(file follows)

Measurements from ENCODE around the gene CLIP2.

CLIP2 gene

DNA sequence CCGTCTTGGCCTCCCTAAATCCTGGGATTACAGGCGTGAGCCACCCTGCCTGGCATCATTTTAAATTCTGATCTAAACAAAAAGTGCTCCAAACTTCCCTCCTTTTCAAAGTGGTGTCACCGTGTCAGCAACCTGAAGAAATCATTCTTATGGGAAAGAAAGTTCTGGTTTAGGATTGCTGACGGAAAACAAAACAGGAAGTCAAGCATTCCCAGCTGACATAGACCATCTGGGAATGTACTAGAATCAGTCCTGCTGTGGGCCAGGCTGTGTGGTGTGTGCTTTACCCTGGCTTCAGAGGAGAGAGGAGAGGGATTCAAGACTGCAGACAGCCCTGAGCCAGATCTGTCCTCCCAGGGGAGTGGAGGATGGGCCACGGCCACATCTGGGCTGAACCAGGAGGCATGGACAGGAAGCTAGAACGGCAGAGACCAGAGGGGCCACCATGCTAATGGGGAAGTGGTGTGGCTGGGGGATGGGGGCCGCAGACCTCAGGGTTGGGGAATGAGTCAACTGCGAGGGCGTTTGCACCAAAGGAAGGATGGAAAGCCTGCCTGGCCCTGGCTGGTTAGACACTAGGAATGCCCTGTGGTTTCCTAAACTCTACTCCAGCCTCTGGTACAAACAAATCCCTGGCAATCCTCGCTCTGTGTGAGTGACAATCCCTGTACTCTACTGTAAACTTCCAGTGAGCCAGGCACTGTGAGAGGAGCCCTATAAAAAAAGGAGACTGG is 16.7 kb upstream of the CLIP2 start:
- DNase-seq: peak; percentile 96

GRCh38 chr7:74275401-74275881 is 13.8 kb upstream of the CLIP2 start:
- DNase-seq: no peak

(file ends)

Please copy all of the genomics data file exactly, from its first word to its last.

Measurements from ENCODE around the gene CLIP2.

CLIP2 gene

DNA sequence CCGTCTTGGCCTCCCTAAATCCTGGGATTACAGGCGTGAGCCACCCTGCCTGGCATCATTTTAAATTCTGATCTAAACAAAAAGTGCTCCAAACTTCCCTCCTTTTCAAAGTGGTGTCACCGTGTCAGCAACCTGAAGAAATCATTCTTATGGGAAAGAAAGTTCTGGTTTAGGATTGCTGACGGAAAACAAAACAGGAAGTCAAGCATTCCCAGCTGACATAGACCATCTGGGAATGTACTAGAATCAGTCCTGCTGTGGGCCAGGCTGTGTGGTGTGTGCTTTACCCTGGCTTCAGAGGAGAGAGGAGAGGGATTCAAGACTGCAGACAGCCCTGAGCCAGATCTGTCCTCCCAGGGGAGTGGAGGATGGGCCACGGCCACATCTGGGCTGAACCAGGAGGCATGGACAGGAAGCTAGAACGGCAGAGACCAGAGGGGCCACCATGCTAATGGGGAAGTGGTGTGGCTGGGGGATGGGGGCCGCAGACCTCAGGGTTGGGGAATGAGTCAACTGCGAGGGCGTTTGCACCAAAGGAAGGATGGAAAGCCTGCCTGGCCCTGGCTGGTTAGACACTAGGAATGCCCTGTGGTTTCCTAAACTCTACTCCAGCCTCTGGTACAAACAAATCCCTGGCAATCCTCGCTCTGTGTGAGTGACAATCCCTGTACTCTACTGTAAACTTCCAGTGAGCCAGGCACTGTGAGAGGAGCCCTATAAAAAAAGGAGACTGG is 16.7 kb upstream of the CLIP2 start:
- DNase-seq: peak; percentile 96

GRCh38 chr7:74275401-74275881 is 13.8 kb upstream of the CLIP2 start:
- DNase-seq: no peak